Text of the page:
Minority Report alert: FBI launching $1 billion face recognition project

fbi face scanning minority reportA little over a year ago, Facebook introduced face recognition software to the masses when it included the feature in its photo uploading process. And the masses, as you may assume, didn’t react all that well. There was plenty of conspiracy theory and privacy-concerned backlash, which died down as soon as everyone started talking about how the service was opt-in only. Since then, the feature has faded into the background and taken its rightful place among other Facebook-announcements-that-cause-us-to-wield-pitchforks-for-a-week-but-then-everyone’s-over-it.

But now, concerns over consumers’ image privacy have been resurrected by a billion dollar FBI project. According to New Scientist, the Federal Bureau of Investigation is launching a $1 billion effort called the Next Generation Identification (NGI) program, which will use face detection as well as “biometrics such as iris scans, DNA analysis, and voice identification to the toolkit.” The system is already being ushered in, as some states have started uploaded images (currently it sounds as if this is limited to mugshots); it’s expected to be implemented nationwide by 2014.

As all things start, intentions are good: Such highly accurate identification systems would be used to focus on criminals faster, result in quicker arrests, and potentially stop illegal activity before it happens. Of course, all of that sounds incredibly Minority Report-ish – including this example use:

“Images of a person of interest from security cameras or publics photos uploaded onto the Internet could be compared against a national repository of images held by the FBI. An algorithm would perform an automatic search and return a list of potential hits for an office to sort through and use as possible leads for an investigation.”

While current states that have participated in the pilot program have been uploading mugshots for the NGI, it’s uncertain whether this will eventually extend to include all of our images. In fact, New Scientist pointedly asked the FBI this question and no response was given.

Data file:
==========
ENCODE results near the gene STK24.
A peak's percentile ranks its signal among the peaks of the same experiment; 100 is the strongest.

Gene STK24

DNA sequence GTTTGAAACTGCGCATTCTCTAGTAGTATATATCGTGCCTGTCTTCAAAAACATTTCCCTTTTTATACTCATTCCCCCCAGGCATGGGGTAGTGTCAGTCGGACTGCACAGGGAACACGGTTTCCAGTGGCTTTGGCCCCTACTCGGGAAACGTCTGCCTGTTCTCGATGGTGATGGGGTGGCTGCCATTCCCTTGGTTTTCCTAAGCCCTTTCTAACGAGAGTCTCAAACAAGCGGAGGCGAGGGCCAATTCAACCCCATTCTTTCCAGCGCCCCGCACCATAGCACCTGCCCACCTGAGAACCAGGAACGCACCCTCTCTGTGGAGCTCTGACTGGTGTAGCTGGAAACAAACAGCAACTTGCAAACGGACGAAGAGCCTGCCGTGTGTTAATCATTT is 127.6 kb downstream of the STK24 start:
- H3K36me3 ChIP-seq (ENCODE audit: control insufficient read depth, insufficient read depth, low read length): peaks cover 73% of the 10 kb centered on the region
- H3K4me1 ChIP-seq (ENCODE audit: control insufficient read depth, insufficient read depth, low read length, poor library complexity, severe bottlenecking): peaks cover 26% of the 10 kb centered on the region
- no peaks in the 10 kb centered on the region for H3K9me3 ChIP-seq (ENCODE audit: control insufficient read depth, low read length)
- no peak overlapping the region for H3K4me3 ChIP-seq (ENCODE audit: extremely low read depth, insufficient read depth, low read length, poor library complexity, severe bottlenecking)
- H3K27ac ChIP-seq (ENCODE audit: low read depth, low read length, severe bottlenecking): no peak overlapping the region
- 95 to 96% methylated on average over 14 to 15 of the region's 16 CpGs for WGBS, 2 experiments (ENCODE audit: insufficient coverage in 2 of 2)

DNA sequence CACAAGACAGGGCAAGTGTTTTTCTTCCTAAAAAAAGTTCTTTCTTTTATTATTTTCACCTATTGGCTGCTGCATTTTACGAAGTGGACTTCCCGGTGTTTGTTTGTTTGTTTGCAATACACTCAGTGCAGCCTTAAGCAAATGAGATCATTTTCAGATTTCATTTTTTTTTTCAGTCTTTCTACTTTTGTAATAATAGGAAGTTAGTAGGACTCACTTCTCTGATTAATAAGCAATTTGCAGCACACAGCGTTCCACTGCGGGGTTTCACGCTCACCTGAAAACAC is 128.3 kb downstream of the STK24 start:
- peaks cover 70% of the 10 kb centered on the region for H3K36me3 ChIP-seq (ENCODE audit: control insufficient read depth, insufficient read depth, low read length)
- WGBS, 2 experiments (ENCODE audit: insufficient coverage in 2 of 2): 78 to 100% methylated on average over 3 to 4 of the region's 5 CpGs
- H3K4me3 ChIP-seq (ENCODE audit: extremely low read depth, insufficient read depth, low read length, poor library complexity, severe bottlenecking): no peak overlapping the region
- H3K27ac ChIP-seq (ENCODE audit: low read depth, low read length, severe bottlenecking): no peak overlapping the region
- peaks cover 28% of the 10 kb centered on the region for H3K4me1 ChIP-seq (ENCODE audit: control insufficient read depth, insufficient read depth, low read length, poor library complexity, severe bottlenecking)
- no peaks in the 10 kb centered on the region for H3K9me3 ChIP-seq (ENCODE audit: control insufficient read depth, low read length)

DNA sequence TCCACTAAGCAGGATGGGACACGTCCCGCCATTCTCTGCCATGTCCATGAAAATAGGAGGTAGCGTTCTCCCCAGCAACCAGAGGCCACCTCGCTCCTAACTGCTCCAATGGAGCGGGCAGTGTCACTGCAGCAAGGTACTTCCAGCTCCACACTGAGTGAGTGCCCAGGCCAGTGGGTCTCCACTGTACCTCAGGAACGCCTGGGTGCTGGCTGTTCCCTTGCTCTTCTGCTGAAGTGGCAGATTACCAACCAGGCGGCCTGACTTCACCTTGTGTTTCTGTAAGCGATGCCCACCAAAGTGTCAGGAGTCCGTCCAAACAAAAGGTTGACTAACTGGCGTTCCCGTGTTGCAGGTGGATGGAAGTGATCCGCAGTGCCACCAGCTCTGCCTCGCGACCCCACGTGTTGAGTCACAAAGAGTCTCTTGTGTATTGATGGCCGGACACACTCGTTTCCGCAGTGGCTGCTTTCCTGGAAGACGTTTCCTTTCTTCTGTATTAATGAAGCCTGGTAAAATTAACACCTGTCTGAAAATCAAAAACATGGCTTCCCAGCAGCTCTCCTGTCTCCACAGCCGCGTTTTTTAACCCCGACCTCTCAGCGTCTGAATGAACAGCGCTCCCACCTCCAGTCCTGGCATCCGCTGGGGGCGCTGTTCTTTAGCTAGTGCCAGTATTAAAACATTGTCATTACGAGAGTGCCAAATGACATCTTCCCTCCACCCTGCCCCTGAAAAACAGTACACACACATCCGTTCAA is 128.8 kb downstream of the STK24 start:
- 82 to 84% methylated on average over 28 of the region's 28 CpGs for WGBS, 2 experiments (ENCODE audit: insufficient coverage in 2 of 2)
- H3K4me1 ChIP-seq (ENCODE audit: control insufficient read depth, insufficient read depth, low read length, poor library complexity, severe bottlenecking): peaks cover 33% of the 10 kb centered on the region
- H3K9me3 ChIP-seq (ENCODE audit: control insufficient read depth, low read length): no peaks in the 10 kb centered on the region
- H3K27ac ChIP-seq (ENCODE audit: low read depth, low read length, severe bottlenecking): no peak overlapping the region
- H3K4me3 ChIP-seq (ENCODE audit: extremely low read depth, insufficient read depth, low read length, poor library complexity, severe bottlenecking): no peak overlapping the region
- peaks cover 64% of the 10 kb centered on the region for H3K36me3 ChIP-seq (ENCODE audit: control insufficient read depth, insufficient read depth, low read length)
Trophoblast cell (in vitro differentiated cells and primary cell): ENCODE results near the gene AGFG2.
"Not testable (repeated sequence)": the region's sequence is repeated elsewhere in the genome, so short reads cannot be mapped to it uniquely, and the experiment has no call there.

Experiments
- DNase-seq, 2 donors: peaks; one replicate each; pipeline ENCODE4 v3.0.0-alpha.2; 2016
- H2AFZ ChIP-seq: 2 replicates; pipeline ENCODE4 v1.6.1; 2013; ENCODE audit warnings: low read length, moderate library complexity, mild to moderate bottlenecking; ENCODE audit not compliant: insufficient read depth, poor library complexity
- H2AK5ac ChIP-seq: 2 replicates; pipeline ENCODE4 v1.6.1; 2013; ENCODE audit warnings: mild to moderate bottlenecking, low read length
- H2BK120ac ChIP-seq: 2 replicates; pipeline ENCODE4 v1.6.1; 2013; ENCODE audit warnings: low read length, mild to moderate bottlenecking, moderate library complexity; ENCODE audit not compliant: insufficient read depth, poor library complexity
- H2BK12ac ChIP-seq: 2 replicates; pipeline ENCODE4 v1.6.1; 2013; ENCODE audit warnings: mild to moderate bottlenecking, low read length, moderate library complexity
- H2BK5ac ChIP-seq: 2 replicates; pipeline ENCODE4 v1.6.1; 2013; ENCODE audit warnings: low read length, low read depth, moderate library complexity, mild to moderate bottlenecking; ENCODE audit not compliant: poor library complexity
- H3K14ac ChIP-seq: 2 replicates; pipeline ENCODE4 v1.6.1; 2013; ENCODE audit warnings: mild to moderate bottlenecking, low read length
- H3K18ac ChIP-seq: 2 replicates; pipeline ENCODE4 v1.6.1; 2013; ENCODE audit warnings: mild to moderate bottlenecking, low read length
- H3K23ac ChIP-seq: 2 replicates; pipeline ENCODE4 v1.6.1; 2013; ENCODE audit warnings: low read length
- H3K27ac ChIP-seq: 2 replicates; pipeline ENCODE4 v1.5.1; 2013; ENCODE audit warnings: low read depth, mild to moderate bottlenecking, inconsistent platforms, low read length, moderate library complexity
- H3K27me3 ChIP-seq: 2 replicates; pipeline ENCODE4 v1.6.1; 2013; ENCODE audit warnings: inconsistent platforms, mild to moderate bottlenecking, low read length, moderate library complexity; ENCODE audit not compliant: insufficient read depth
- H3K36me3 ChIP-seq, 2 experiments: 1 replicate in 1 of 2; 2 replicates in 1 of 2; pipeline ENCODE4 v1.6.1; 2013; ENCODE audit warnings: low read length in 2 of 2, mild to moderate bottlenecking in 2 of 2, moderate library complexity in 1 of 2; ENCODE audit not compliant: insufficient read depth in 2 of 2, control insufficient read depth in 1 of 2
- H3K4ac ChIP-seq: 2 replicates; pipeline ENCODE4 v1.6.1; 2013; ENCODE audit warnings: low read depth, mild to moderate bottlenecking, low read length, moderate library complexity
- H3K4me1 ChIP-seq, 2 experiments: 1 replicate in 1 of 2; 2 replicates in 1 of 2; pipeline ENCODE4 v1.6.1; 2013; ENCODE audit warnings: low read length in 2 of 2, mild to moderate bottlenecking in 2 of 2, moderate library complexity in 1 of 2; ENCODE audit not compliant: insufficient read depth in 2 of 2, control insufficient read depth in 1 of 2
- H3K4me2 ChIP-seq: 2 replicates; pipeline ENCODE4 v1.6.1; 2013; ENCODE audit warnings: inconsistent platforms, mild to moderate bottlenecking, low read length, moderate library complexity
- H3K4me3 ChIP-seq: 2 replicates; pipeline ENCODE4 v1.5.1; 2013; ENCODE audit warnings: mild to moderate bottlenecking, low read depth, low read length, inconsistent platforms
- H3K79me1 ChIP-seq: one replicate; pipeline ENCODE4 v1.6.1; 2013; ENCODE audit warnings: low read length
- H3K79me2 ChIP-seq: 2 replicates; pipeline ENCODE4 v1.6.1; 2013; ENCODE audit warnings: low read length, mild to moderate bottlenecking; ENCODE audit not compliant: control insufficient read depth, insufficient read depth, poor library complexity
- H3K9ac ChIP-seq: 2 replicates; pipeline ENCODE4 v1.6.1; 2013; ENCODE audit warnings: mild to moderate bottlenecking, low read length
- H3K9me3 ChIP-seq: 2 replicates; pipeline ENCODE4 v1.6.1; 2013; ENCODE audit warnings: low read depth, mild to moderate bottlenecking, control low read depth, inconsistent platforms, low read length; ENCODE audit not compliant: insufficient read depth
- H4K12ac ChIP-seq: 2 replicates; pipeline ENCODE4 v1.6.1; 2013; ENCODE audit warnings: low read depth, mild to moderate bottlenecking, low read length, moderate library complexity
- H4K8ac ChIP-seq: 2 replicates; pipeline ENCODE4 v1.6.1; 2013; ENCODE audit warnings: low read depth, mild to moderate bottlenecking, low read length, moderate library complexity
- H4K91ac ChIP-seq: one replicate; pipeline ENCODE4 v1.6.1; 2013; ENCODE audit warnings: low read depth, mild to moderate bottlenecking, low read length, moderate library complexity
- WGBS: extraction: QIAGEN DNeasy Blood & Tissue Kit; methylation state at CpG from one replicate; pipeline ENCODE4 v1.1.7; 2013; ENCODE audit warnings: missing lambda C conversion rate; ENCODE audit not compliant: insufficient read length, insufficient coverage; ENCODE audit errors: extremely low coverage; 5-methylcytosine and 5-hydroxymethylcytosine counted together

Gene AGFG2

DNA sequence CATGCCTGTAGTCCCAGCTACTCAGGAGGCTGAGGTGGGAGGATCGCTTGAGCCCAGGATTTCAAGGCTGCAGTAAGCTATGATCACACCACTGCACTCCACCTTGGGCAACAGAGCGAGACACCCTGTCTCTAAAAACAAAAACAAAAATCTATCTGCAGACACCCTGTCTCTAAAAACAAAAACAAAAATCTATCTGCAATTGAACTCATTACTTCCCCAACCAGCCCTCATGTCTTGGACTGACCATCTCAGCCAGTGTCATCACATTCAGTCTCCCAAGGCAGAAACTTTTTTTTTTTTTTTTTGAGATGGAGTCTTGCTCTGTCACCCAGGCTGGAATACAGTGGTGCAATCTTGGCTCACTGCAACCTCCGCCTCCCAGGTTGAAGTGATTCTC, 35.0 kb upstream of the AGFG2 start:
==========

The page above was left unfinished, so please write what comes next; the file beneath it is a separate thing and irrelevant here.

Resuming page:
In case it isn’t clear enough, what we very possibly have in the works here is a national civilian photograph database. Right now, the FBI hasn’t reached that far, but it’s very easy to assume it will – and it’s all legal under the US Privacy Act. 

Before you start pointing fingers at user-facing (pun intended) face recognition software companies out there (think Face.com – now Facebook-owned – and Lambda Labs),know that Facebook wouldn’t have any part in this: I reached out and was told that that simply isn’t how its face recognition system works. “Just giving us a picture and asking us to search our database… it doesn’t work that way,” a Facebook rep tells me. “And it would be incredibly computationally expensive.”

Also, consider the amount of state and federal operations that have your images. Your license, your passport, your public transportation ID… it goes on and on. If the government wants to harness image identification, it can and it will, and it won’t have to rely on social networks for help. That said, our increasing comfort with putting our likenesses all over the Internet is only making it easier for this type of system to be enacted. 

Emerging Tech

An A.I. cracks the internet’s squiggly letter bot test in 0.5 seconds

How do you prove that you’re a human when communicating on the internet? The answer used to be by solving a CAPTCHA puzzle. But maybe not for too much longer. Here is the reason why.
Movies & TV

The best shows on Netflix, from 'Haunting of Hill House’ to ‘Twilight Zone’